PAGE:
If you ever have the chance, read the unabridged version of The Princess Bride. There's 70 pages descibing a woman packing for a trip. It's meant as humor, but my God.....

In reply to an earlier post on Dec 7, 2012 6:57:41 AM PST
<<If you ever have the chance, read the unabridged version of The Princess Bride. There's 70 pages descibing a woman packing for a trip. It's meant as humor, but my God.....>>

And this is why you should never pass along something heard or read as if you were yourself a witness to it. The unabridged edition doesn't exist. It never did. Goldman wrote the book himself and the unabridged edition and its author was just something he made up to add flavor.

In reply to an earlier post on Dec 7, 2012 10:13:03 AM PST
Could be! :-)

There is a definite change in tone towards the end of TT, and in RoTK he starts using much more archaic language (more "thees" and "thous"). Whether this was deliberate, as a portent of the near-apocalyptic ending, I don't know ... but I do find the third book less engaging to read.

So you might be right.

In reply to an earlier post on Dec 7, 2012 10:14:50 AM PST
I generally find that I don't read the Frodo bits any more, in the second and third books. Obviously one cannot ignore Frodo in the first volume, but once the Fellowship breaks up, my interest in Frodo and Sam wanes.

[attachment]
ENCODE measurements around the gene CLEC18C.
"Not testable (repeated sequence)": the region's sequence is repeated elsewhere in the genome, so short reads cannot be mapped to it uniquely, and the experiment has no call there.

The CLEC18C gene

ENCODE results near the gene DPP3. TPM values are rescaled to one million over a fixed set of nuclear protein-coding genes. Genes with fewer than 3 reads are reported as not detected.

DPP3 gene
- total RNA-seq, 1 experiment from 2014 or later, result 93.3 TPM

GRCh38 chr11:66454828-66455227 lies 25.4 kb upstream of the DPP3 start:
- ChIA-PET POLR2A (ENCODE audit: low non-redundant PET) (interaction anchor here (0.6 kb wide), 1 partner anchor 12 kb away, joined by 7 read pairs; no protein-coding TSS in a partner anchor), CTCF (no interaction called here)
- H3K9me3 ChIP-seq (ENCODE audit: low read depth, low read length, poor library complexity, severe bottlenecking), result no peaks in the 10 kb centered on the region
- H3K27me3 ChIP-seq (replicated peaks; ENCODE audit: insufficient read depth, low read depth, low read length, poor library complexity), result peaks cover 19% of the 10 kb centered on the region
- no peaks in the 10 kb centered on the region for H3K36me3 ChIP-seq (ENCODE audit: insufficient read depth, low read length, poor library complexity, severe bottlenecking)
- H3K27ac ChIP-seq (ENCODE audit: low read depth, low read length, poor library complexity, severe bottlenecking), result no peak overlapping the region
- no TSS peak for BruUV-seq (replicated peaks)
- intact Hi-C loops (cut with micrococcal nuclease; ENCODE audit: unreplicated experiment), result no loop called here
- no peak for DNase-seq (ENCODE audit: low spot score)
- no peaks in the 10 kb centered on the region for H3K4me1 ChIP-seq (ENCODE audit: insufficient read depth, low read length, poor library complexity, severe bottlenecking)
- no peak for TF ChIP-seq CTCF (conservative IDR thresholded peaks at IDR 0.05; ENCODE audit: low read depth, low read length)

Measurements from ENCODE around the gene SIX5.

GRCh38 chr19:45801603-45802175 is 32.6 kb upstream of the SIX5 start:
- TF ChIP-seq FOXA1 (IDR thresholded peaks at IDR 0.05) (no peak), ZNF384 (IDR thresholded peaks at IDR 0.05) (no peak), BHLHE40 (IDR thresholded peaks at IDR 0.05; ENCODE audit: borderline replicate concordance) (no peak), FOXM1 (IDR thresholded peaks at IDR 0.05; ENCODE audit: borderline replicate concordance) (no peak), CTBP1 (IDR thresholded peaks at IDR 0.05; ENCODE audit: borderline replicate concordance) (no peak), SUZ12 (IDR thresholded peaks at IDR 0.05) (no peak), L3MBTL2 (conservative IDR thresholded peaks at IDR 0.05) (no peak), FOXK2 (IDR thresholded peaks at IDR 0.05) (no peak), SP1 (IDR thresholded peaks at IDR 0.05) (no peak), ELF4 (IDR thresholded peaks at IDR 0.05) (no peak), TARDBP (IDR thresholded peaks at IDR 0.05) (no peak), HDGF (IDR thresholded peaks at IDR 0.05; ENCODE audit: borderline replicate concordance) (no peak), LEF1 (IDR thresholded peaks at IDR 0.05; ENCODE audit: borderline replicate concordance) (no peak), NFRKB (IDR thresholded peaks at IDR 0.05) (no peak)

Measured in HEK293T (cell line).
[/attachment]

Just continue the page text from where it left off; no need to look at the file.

Mines of Moria - yes.
Helm's Deep - yes.
Council of Elrond - yes.
Bree and Weathertop - yes.
Tom Bombadil - No, non, nein, and thrice no! :-)

Posted on Dec 7, 2012 11:30:08 AM PST
I always wondered if the change in language for books 5 and 6 was partly because of the long delay ( war related, wasn't it?) in finishing the work, as well as building for the formal ending

Posted on Dec 7, 2012 5:38:25 PM PST
H. R. Holt says:
I am probably a little bit crazy, but I prefer books that are filled with detail, although it has to be done well and with purpose as well as style, not just dropping the descriptions like pebbles into an endless pond. For example, there was this one book I was reading one time, which I never finished, and the author (every 1,000 or so words) would say one thing about the male lead's eyes - they were green. No other description. No different shade of green. No saying of anything else about them. They were green. Over and over and over. GREEN!!! I nearly died reading that book. I often finish reading everything I start, but that was a definite killer for me. I don't even remember what the book was supposed to be about to catch my interest... all I remember is that the guys eyes were, most definitely, GREEN!

In reply to an earlier post on Dec 7, 2012 6:55:10 PM PST
L. S. Jansen says:
I do the same thing when I'm re-reading Dune, sometimes skipping over the Harkonens, sometimes not. It depends on my mood at the time.

Posted on Dec 7, 2012 10:27:05 PM PST
Captain says:
Except for Jordan's descriptions of women's clothing, I've never tired of lengthy books by my favorite authors. Their prose is manna to me. That's why I read them. The longer the better.